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Children in South Asia could face health crisis amid COVID-19: UNICEF

Many of the health facilities throughout the region, where millions of children are normally vaccinated, have been closed and outreach sessions have been suspended, adding to the challenge.

April 28, 2020 / 04:56 PM IST

Expressing concern over the disruptions caused in immunisations due to the coronavirus pandemic, the UN Children's Fund (UNICEF) warned on Tuesday that South Asia could face yet another health emergency if children across the region did not receive their life-saving vaccine shots.

Almost a quarter of the world's unimmunised or partially immunised children—about 4.5 million children—live in South Asia. Almost all of them, or 97 per cent, live in India, Pakistan and Afghanistan.

With lockdowns in place as a part of the novel coronavirus (COVID-19) response, routine immunisations have been severely disrupted, and parents are increasingly reluctant to take their children to health centers for routine jabs. Sporadic outbreaks of vaccine-preventable diseases, including measles and diphtheria, have already been seen in parts of Bangladesh, Pakistan and Nepal.

The South Asia region is also home to two of the last polio endemic countries in the world, Afghanistan and Pakistan.

“Vaccine stocks are running dangerously low in some countries of the region as supply chains have been disrupted with travel bans and cancelled flights. The manufacturing of the vaccines has also been disrupted, creating additional shortages,” says Paul Rutter, Regional Health Advisor for UNICEF Regional Office for South Asia (ROSA).

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How does a vaccine work?

A vaccine works by mimicking a natural infection. A vaccine not only induces immune response to protect people from any future COVID-19 infection, but also helps quickly build herd immunity to put an end to the pandemic. Herd immunity occurs when a sufficient percentage of a population becomes immune to a disease, making the spread of disease from person to person unlikely. The good news is that SARS-CoV-2 virus has been fairly stable, which increases the viability of a vaccine.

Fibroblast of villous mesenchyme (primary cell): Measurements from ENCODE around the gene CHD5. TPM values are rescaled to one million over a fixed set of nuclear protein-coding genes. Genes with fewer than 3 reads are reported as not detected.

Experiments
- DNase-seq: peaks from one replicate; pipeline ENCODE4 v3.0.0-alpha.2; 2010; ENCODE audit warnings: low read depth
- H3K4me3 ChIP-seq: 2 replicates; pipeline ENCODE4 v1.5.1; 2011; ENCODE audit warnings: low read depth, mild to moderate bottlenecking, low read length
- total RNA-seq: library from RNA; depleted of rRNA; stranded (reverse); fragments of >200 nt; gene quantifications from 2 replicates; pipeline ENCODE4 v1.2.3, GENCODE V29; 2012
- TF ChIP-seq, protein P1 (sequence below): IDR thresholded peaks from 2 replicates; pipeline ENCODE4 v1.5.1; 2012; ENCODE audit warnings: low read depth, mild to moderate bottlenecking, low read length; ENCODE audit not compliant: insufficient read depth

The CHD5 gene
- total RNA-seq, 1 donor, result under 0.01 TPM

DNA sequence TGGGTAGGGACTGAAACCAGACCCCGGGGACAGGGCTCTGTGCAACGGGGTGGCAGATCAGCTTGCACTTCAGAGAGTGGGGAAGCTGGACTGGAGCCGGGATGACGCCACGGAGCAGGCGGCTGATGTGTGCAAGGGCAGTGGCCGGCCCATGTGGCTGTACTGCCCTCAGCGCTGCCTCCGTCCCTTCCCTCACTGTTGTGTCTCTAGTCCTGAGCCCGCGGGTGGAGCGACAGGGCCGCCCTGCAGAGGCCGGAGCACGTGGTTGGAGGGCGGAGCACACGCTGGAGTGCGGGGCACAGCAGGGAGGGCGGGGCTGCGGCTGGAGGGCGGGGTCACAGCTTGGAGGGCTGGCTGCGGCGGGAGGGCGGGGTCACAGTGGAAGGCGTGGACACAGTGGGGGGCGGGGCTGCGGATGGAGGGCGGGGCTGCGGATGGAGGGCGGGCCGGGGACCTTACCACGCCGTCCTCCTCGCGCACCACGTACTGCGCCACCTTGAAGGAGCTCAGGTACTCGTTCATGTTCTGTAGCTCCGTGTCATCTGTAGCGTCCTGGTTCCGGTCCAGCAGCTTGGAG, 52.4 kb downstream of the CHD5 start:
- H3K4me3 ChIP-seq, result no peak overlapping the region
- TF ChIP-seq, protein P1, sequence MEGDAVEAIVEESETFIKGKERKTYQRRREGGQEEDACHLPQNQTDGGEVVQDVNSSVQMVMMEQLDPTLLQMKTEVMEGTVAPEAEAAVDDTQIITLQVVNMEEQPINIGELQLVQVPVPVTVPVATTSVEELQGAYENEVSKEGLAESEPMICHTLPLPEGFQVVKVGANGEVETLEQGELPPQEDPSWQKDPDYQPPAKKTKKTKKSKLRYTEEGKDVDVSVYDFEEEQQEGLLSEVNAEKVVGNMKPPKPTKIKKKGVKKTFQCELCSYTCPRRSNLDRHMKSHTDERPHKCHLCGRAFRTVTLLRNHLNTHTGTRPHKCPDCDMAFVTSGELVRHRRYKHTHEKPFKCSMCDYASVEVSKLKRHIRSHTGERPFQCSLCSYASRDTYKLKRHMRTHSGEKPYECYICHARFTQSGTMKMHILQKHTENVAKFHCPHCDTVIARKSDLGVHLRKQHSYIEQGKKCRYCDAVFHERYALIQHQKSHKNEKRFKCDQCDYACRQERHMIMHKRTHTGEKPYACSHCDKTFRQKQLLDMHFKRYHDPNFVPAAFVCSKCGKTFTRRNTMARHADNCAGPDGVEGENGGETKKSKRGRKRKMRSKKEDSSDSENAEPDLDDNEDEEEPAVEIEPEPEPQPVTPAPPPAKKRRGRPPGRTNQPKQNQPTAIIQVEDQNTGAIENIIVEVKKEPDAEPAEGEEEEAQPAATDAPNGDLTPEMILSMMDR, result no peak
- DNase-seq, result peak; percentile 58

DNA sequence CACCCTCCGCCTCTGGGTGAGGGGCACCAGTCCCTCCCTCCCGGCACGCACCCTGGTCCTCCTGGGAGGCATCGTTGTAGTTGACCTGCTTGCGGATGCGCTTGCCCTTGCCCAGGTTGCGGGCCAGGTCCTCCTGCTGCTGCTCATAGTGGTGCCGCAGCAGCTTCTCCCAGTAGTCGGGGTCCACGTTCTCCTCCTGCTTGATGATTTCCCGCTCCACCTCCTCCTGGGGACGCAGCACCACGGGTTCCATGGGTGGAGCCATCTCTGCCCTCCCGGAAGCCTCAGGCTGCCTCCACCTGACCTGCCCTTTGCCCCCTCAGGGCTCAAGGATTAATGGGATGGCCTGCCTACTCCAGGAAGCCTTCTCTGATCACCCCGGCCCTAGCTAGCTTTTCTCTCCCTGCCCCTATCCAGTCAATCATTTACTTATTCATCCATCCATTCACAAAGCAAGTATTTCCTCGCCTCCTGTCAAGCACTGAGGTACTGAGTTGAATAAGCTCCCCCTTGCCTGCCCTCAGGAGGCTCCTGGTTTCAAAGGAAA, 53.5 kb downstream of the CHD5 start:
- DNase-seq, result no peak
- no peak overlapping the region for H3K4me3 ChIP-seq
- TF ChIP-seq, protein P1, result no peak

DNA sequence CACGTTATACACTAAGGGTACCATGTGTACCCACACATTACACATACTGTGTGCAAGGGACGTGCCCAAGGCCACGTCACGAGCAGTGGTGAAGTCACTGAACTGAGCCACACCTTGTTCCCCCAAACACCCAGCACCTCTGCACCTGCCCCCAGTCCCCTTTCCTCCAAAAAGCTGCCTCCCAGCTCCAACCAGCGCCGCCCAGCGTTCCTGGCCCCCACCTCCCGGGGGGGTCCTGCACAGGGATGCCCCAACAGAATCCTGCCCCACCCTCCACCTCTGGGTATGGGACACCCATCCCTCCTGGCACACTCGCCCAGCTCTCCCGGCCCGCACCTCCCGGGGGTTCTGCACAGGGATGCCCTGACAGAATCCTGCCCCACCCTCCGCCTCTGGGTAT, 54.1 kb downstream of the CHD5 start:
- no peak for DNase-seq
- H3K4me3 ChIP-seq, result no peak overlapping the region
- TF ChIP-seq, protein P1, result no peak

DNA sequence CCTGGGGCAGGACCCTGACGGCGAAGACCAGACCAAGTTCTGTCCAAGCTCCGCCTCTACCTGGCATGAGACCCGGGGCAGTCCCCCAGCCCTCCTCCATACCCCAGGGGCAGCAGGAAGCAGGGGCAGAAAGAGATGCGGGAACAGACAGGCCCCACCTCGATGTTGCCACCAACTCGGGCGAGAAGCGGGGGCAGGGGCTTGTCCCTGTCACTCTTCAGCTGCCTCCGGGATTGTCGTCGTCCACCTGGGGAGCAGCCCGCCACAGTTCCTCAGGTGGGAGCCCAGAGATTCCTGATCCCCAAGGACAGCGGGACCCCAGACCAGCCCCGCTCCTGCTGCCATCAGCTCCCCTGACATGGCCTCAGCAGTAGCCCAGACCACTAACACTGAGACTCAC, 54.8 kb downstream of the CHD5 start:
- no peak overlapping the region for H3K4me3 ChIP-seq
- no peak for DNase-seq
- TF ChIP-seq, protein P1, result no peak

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There are broadly four types of vaccine — one, a vaccine based on the whole virus (this could be either inactivated, or an attenuated [weakened] virus vaccine); two, a non-replicating viral vector vaccine that uses a benign virus as vector that carries the antigen of SARS-CoV; three, nucleic-acid vaccines that have genetic material like DNA and RNA of antigens like spike protein given to a person, helping human cells decode genetic material and produce the vaccine; and four, protein subunit vaccine wherein the recombinant proteins of SARS-COV-2 along with an adjuvant (booster) is given as a vaccine.

What does it take to develop a vaccine of this kind?

Vaccine development is a long, complex process. Unlike drugs that are given to people with a diseased, vaccines are given to healthy people and also vulnerable sections such as children, pregnant women and the elderly. So rigorous tests are compulsory. History says that the fastest time it took to develop a vaccine is five years, but it usually takes double or sometimes triple that time.

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Many of the health facilities throughout the region, where millions of children are normally vaccinated, have been closed and outreach sessions have been suspended, adding to the challenge.

South Asia could face yet another health emergency if children across the region do not receive their life-saving vaccine shots, the UNICEF said.

“As long as frontline health workers take the appropriate precautions, particularly washing their hands, there is no reason not to vaccinate – in fact, it is crucial that vaccination continues,” says Rutter.

Across the region, national mass vaccination campaigns have been postponed. Bangladesh and Nepal have postponed their national measles and rubella campaigns while Pakistan and Afghanistan have suspended their polio campaigns.

The UNICEF strongly recommends that, where immunization campaigns are suspended, governments begin rigorous planning now to intensify immunization activities once the COVID -19 pandemic is under control.

“We are very concerned about the impact of not getting children vaccinated,” says Jean Gough, Director of UNICEF ROSA.

Follow our full coverage of the coronavirus pandemic here.
PTI
first published: Apr 28, 2020 04:53 pm

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